How long will your workplace retirement plan nest egg last? Florence Knapp, who was recognized as the world’s oldest living person at the time of her death at age 114 in 1988, had been receiving TIAA fixed annuity payouts since age 63–for 51 years! She taught at the all-girls Baldwin School, in Bryn Mawr, Pa. Forget planning for just 20 years in retirement.
At TIAA, which serves up 403(b) retirement plans to the non-profit sector, out of 250,000 annuitants in payout mode at the end of last year, 31,000 were more than 90 years old; 7,500 were 95 and older; 700 were age 100 and older; and 30 people were 105 and older. The oldest living annuitant on TIAA’s books today is a 108-year-old woman.
“The secret of an annuity is that you can’t outlive it,” says TIAA chief executive Roger Ferguson, Jr. He gets handwritten thank-you notes from centenarian clients.
Courtesy of The Baldwin School
The upside of a lifetime fixed annuity is that if you live a long time, your income stream is guaranteed. The downside is if you die young, you’ve left your kids a little less money than you would have otherwise. Generally, you want to annuitize enough to meet your basic needs–beyond what your Social Security payouts and any defined benefit pension payouts you’re due (those are annuity streams) will cover.
In a typical workplace 401(k) retirement plan, the focus is on building your balance. “The conversation tends to be: ‘What is your number?’ without saying how much lifetime income are you likely to get,” Ferguson says. Saving in an annuity wrapper makes retirement income a natural part of the financial planning conversation and results in a higher take-up rate of annuities upon retirement, he says.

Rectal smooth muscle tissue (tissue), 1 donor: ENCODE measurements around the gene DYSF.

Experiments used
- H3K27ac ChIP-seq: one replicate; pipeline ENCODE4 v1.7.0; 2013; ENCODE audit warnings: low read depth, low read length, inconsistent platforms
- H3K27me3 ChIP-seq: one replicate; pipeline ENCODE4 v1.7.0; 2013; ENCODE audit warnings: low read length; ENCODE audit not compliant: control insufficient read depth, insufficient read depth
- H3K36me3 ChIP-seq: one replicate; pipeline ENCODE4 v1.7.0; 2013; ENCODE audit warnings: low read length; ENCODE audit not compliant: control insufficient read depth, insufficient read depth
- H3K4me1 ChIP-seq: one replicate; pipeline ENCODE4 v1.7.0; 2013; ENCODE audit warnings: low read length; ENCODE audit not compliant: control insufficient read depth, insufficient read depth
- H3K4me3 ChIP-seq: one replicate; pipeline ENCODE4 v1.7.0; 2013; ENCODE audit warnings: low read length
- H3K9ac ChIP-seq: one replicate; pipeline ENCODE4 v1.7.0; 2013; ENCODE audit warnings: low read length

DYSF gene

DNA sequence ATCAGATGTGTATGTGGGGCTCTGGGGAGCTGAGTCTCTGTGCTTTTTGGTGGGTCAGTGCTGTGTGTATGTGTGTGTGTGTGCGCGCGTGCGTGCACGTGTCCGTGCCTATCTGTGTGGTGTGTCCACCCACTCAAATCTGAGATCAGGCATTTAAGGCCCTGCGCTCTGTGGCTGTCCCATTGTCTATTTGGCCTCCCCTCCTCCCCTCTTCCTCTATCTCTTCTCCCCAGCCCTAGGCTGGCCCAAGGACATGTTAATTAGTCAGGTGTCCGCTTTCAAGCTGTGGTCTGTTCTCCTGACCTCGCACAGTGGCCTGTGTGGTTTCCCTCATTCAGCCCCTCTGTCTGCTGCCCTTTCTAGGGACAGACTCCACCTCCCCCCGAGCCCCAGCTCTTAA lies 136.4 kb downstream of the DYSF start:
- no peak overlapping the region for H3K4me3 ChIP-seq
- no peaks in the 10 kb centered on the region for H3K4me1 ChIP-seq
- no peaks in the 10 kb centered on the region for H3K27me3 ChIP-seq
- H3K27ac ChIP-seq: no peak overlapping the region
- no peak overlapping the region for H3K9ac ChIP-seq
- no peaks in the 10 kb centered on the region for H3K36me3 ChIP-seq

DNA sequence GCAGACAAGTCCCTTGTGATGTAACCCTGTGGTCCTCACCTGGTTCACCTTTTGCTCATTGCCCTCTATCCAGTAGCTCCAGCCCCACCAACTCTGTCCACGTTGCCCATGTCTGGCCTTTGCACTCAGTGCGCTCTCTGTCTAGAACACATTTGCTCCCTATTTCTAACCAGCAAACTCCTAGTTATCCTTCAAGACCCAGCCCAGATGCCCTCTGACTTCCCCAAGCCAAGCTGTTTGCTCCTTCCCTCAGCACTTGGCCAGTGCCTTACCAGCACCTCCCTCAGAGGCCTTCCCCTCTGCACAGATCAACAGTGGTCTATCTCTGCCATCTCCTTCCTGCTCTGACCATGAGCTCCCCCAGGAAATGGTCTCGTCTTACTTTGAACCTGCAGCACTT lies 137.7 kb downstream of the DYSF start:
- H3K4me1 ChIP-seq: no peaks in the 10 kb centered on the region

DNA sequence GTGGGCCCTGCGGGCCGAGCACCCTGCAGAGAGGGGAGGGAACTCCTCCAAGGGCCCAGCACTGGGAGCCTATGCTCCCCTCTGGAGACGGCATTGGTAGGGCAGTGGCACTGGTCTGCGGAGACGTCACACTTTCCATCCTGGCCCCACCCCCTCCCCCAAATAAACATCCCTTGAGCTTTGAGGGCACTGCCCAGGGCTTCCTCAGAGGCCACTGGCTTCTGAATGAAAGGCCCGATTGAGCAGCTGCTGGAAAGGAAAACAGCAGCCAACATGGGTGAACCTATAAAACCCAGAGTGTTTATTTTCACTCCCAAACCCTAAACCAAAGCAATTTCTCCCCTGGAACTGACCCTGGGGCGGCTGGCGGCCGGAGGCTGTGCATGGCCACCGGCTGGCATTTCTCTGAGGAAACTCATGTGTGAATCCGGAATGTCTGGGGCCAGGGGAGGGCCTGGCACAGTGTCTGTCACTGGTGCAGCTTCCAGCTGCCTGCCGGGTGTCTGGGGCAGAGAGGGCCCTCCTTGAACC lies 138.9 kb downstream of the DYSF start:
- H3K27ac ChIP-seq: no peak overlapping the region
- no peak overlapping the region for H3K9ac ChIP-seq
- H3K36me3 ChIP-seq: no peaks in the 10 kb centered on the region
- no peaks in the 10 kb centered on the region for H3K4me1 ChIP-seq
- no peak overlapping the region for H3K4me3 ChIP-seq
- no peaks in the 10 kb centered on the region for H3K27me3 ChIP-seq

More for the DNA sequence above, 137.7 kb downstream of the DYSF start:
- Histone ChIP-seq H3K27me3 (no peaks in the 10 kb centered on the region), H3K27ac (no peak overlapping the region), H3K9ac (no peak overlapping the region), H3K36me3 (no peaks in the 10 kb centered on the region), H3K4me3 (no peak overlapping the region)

While 403(b) plans have historically offered annuities, just 5% of 401(k) private sector retirement plans do. “Let’s adopt that 403(b) heritage and bring it to the 401(k) model,” says Ferguson. In a new white paper, Closing The Guarantee Gap, TIAA lays out steps to restore the role of lifetime income in private sector workplace retirement plans (now, 401(k) plans are the norm, and traditional defined benefit plans with lifetime payouts are the exception). Steps for policy makers and employers to take include simplifying the safe harbor rules for employers to select an annuity provider, enhancing the portability of annuity contracts, providing annual lifetime income disclosure statements to retirement account holders, and offering more flexible income distribution options.
Think you don’t need an annuity? Under current Social Security mortality tables, 65-year-olds today have a life expectancy of 85 (for a man, it’s 84; for a woman, it’s 86). That means that about half die before then, and half die after. So, if your plan is to have only enough money saved to spend down in 20 years, half the time you’ve made a whopping mistake, says Benny Goodman, a TIAA actuary.
TIAA expects their 65-year-old annuitants to live on average to 89—because white collar, better educated, higher paid folks (and those who buy annuities) live longer. Without an annuity, and to be a bit more certain about not outliving income, a single person should be planning to make it last until age 95. A couple should go out to 100. You can check your life expectancy with this SSA calculator.
More Info: www.forbes.com